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The Rise of Privacy as a Job Skill

Privacy pros and guest authors Rita Heimes and J. Trevor  Hughes truly understand how information privacy practices can promote trust, and the fiduciary duty that enterprises collecting and using data have to their customers to use their data ethically and to the customers’ benefit. With Heimes as GC and DPO, and Hughes as CEO and President of the International Association of Privacy Professionals (IAPP), Heimes and Hughes tirelessly work to understand, support, and enhance the privacy profession. We're thrilled to offer their invaluable insight into just how valuable privacy as a job skill is becoming.

For more than three decades, information privacy has been driven by core principles such as data minimization, informed consent, user control, information security, accountability, and the like. These principles form the foundation of the EU’s General Data Protection Regulation and many of the proposed new privacy laws in the U.S., including California’s recently-enacted California Consumer Privacy Act.

But the uses of personal data can be as valuable to consumers as they are to enterprises, and many beneficial uses are not discovered until after data collection. Data sharing among multiple enterprises is commonplace for such socially valuable services as connected homes, automated transportation, cybersecurity, and fraud detection. As such, classic privacy paradigms of transparency and consumer consent are increasingly ineffective. So, too, are the notions that personal data can be meaningfully regulated (or not) according to the business sector that collects it.

The next generation of thought leadership around information privacy practices, therefore, is promoting trust as the foundational principle. Enterprises collecting and using data have a fiduciary duty to their customers to use their data ethically and to the customers’ benefit. With brand and reputation on the line, many businesses are finding that data management is no longer merely breach avoidance; it’s about having every aspect of the organization understand, think deeply about, and operationalize trustworthy data handling practices from acquisition to deletion.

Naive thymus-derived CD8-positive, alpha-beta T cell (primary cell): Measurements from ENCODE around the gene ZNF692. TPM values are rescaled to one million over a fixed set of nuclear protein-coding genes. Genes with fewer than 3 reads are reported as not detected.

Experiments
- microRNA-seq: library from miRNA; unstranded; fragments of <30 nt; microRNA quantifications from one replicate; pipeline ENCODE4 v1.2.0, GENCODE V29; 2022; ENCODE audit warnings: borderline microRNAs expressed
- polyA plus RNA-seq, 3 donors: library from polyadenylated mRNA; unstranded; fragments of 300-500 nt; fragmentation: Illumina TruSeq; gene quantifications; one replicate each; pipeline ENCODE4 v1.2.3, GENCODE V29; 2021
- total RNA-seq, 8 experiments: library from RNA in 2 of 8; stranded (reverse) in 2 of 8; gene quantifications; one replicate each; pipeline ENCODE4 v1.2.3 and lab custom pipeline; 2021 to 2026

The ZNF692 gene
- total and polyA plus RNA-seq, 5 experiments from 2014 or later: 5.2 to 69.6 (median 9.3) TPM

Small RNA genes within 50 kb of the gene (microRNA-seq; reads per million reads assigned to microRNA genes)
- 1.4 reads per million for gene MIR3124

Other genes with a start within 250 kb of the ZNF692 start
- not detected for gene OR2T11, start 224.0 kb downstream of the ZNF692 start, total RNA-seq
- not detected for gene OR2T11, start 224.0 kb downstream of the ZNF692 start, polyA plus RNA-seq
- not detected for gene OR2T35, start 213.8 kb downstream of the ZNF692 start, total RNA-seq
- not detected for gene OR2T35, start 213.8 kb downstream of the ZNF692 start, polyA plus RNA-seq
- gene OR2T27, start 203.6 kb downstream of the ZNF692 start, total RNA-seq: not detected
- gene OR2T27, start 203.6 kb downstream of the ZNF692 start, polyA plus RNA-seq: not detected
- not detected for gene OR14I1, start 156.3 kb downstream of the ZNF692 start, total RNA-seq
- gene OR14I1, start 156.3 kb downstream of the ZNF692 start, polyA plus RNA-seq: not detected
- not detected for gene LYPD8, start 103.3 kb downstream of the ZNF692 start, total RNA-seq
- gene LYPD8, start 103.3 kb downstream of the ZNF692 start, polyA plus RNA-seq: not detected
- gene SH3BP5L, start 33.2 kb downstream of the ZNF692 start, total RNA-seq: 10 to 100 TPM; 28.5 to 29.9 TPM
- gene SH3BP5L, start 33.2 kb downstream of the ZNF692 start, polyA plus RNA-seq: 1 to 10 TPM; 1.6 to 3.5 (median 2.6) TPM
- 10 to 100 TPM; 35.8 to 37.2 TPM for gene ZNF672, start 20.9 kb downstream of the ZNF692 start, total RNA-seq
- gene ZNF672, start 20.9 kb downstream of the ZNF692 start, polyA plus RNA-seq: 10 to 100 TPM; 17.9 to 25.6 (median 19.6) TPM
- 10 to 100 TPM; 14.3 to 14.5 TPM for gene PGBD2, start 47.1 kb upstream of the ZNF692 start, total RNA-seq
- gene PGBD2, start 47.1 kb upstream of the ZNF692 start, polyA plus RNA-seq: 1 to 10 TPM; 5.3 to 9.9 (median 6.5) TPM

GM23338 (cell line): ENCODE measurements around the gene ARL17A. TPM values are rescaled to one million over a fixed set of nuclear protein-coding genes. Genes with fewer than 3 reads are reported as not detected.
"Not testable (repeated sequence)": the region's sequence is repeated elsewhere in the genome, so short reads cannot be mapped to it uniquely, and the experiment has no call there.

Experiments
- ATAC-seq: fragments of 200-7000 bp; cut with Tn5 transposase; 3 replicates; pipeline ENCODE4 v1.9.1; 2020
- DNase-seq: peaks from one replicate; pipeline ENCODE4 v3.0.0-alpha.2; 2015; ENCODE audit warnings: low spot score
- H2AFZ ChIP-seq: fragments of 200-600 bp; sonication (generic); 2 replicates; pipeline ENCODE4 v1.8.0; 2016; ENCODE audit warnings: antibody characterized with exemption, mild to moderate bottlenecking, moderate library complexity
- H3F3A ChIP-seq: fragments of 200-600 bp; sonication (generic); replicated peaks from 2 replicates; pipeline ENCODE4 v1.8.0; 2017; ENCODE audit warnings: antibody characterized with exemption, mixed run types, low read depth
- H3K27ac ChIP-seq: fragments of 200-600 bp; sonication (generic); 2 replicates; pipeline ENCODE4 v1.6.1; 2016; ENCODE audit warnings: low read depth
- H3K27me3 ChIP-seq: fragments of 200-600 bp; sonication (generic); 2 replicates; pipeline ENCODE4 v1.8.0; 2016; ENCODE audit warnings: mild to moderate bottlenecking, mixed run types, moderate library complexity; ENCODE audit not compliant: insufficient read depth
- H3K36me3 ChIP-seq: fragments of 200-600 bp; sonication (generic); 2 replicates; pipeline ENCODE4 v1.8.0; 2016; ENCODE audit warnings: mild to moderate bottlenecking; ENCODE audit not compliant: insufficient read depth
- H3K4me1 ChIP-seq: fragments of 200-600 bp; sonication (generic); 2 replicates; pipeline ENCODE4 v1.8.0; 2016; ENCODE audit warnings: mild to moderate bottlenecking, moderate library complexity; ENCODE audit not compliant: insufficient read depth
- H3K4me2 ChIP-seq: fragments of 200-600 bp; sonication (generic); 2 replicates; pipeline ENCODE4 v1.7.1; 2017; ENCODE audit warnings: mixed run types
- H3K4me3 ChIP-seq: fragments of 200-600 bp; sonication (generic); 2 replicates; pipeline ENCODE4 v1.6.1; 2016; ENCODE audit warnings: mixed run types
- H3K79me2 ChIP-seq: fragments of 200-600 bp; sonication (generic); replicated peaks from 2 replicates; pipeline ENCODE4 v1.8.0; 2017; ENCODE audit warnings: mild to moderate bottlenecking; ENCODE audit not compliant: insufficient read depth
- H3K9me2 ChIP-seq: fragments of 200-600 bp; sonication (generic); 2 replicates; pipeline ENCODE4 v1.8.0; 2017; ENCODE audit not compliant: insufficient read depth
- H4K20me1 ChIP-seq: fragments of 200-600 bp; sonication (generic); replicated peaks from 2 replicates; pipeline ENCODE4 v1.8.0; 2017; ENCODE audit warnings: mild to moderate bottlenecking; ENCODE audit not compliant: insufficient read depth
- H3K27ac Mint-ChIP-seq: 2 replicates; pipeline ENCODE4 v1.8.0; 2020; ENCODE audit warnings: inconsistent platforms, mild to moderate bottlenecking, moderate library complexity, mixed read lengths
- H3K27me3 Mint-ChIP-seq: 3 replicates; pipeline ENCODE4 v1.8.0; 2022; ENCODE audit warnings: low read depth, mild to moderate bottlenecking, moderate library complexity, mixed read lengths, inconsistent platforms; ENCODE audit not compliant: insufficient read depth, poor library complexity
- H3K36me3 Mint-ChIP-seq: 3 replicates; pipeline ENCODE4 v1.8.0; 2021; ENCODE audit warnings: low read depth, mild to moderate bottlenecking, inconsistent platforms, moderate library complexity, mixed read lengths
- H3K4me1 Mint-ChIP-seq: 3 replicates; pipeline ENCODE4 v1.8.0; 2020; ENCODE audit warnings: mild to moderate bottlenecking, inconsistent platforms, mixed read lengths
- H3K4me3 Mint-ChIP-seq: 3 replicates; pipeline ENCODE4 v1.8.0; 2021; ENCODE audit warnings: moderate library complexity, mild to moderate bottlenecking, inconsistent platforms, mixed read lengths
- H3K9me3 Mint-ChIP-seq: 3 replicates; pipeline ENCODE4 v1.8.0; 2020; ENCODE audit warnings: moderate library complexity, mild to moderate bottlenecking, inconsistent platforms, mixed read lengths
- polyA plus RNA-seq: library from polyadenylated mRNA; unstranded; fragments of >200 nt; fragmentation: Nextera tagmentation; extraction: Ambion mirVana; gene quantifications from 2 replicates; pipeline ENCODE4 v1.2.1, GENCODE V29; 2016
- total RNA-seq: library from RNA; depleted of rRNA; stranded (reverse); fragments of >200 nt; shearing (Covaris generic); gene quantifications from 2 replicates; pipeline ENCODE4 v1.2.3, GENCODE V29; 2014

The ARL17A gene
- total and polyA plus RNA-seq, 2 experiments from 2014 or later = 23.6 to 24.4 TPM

Businesses today must approach privacy at every level of the organization. They must have information privacy leadership; enterprise-wide training; and a ready workforce bringing privacy knowledge and awareness to the job. To meet this challenge, academic institutions must build privacy education into the undergraduate and graduate programs of engineering, information security, and computer science, as well as the humanities.

In sum, today’s businesses need every employee to understand not only the value of data but how to be trustworthy in its use.

About Rita Heimes

Rita Heimes is Research Director at the International Association of Privacy Professionals, where she also serves as the in-house Data Protection Officer. Rita is an attorney and academic with many years of experience in the fields of privacy, information security and intellectual property law. In her role as Research Director at the IAPP, Rita helps to promote the privacy profession through empirical and qualitative research on privacy functions globally as well as through outreach to academic institutions developing the next generation of privacy and security professionals. As the DPO, Rita facilitates and oversees the IAPP’s data protection policies and practices.

Prior to joining the IAPP as General Counsel, Research Director and Data Protection Officer, Rita was a law professor and academic dean at the University of Maine School of Law, where she directed the Center for Law + Innovation and developed the nation’s first Privacy Pathways program and one of the first intellectual property clinics. She also spent many years in private practice with law firms in Seattle, Boulder and Portland (Maine). Rita remains an active scholar, and still coordinates and teaches in the Information Privacy Summer Institute at Maine Law.

To learn more about Rita visit:

About and J. Trevor Hughes

As President and CEO of the International Association of Privacy Professionals (IAPP), J. Trevor Hughes leads the world’s largest association of privacy professionals, which promotes, defines and supports the privacy profession globally.

Trevor is widely recognized as a leading privacy expert, appearing at SXSW, RSA and other privacy and technology events. He has contributed to media outlets such as the New York Times, TechCrunch and WIRED and has provided testimony on issues of privacy, surveillance and privacy-sensitive technologies before the U.S. Congress, the U.S. Federal Trade Commission, British Parliament and more.

A native of Canada, Trevor previously served as the executive director of the Network Advertising Initiative and the Email Sender and Provider Coalition. He received his undergraduate degree from the University of Massachusetts, Amherst and his Juris Doctor from the University Of Maine School Of Law, where he is also an adjunct professor and member of the Law Foundation Board.

To learn more about Trevor visit:

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